One rarely leaves his monastery high on a hill in Vatican City. The other speaks freely – too freely, critics say – but has vowed silence on this matter, for now.
Two men, both clad in white, both called Holy Father, and now, both facing questions about a crucial facet of the Catholic Church’s sexual abuse crisis: What did they know, and when?
Amid the onslaught of news about the scandal, it can be easy to overlook the historical novelty and high drama of this moment in the life of the church: For the first time in 600 years, there are two living popes, one retired and one active, whose fates may be intertwined, even as many of their followers are at odds.
It has been nearly a month since a former papal diplomat published a dramatic letter asserting “homosexual networks” and widespread cover-ups within the highest levels of the Catholic Church.
The diplomat, Archbishop Carlo Maria Vigano, demanded that Pope Francis resign for allegedly lifting sanctions that his predecessor, Pope Emeritus Benedict XVI, had placed on an American cardinal accused of sexual misconduct.
Whether those sanctions actually existed is a question that Francis and Benedict seem uniquely qualified to answer. But neither the 91-year-old German scholar, nor the 81-year-old Argentine Jesuit has said a word about them.
Supporters of both popes cast their silence in spiritual terms, forms of discipline and faith that truth will be revealed, eventually. Others say Benedict and Francis are loath to descend into a mudslinging fight with a former employee. Some wonder if more mundane strategies may be at work, too, such as self-preservation.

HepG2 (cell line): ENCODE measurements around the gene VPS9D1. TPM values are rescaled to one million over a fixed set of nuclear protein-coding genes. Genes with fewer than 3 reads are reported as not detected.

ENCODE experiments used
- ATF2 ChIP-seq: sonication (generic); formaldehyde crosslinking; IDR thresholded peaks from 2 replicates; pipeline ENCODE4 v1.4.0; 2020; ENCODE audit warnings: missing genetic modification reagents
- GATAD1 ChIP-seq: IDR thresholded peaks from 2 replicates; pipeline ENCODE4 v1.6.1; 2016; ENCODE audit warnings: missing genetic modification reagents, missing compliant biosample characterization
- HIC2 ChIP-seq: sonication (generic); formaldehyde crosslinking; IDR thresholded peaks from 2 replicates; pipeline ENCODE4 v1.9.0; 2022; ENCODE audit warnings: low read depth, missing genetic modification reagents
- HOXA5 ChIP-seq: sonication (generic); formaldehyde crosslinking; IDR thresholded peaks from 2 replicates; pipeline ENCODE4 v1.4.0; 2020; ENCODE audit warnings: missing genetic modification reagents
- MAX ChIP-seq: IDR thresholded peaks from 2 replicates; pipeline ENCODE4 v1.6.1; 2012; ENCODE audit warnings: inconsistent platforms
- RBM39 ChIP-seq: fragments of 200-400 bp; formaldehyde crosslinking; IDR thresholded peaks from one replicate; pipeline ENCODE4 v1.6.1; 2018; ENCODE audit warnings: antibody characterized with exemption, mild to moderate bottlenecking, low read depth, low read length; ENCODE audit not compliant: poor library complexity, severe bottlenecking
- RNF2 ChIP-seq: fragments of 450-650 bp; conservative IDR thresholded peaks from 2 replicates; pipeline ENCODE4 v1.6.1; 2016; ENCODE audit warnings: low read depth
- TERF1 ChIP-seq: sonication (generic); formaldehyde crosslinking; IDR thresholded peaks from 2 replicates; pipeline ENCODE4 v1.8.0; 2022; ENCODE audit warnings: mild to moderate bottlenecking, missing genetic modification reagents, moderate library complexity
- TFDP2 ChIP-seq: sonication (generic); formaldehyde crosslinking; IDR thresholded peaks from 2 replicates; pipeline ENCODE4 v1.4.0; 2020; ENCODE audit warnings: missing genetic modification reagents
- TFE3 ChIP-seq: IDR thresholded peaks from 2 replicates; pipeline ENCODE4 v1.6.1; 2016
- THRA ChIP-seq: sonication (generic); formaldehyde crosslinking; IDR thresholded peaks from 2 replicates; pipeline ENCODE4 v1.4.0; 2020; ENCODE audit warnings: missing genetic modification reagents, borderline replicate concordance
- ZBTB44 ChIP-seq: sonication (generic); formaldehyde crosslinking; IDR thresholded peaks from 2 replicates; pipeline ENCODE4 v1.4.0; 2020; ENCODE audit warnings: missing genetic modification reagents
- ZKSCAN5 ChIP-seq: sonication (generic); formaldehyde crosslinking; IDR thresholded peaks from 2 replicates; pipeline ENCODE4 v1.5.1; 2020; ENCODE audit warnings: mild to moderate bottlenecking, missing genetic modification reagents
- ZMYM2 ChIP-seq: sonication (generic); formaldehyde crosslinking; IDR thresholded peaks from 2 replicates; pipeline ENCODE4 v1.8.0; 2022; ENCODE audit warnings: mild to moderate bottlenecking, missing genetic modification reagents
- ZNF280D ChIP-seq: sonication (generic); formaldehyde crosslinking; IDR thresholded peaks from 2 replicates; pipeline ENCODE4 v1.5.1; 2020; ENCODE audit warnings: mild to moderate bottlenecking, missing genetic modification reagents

Meanwhile, many Catholics are clamoring for answers, anxious that the scandal, with its many troubling questions, could irreparably mar the church’s moral reputation and undermine trust in its leaders.
Since Benedict’s abdication in 2013, the two popes have taken pains to avoid awkward images or public spats.
But in the United States and beyond, Benedict is held by conservatives as a life raft in a sea of moral relativism. Francis is beloved by liberals for his reform-mindedness, focus on poverty and openness to new ideas. While many American Catholics still like Francis, his popularity has plummeted in the last year, according to a recent CNN poll.
“Maybe some people … are not very happy with Pope Francis, so they dream about” Benedict, Archbishop Christophe Pierre, the Pope’s current ambassador to the United States, said at an event Wednesday in New York.
“At times our feelings are overwhelming, so instead of looking at reality as it is, you know, we judge reality from our own feelings, our resentments, our disappointments. And so, we say, ‘This Pope, I don’t understand him,’ and we dream about the other.”
The sex abuse scandal has exacerbated tensions between the two camps as both fight for high moral ground. Francis and Benedict know everything they say can be twisted and used in those skirmishes, friends and advisers say, and are mindful of mistakes they’ve made in the past.
So, while their factions fight online, both popes have kept their silence about Vigano.
Theories and inter-church debates have rushed into the vacuum, to many survivors’ dismay. Clergy celibacy, homosexuality, seminary culture, even liturgy have been conscripted into left-right debates about the true source of the church’s troubles.